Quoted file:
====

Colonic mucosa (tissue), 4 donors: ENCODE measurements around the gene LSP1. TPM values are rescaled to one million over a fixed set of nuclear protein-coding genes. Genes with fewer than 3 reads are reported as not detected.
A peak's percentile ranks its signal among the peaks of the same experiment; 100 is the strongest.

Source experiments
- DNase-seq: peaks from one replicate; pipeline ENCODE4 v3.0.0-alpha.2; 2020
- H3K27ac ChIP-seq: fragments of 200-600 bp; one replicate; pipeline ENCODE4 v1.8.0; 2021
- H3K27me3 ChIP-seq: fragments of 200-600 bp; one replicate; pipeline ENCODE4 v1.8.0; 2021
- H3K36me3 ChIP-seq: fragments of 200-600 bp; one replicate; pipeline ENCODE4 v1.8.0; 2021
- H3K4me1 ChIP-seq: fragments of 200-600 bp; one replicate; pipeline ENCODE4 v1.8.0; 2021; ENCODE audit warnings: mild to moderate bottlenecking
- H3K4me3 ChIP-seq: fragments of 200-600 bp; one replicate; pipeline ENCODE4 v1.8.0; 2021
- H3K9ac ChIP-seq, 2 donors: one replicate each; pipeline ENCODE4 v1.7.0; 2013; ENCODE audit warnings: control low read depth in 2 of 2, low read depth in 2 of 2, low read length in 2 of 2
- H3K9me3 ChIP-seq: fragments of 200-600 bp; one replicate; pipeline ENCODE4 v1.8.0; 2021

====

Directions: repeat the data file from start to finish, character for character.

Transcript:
Colonic mucosa (tissue), 4 donors: ENCODE measurements around the gene LSP1. TPM values are rescaled to one million over a fixed set of nuclear protein-coding genes. Genes with fewer than 3 reads are reported as not detected.
A peak's percentile ranks its signal among the peaks of the same experiment; 100 is the strongest.

Source experiments
- DNase-seq: peaks from one replicate; pipeline ENCODE4 v3.0.0-alpha.2; 2020
- H3K27ac ChIP-seq: fragments of 200-600 bp; one replicate; pipeline ENCODE4 v1.8.0; 2021
- H3K27me3 ChIP-seq: fragments of 200-600 bp; one replicate; pipeline ENCODE4 v1.8.0; 2021
- H3K36me3 ChIP-seq: fragments of 200-600 bp; one replicate; pipeline ENCODE4 v1.8.0; 2021
- H3K4me1 ChIP-seq: fragments of 200-600 bp; one replicate; pipeline ENCODE4 v1.8.0; 2021; ENCODE audit warnings: mild to moderate bottlenecking
- H3K4me3 ChIP-seq: fragments of 200-600 bp; one replicate; pipeline ENCODE4 v1.8.0; 2021
- H3K9ac ChIP-seq, 2 donors: one replicate each; pipeline ENCODE4 v1.7.0; 2013; ENCODE audit warnings: control low read depth in 2 of 2, low read depth in 2 of 2, low read length in 2 of 2
- H3K9me3 ChIP-seq: fragments of 200-600 bp; one replicate; pipeline ENCODE4 v1.8.0; 2021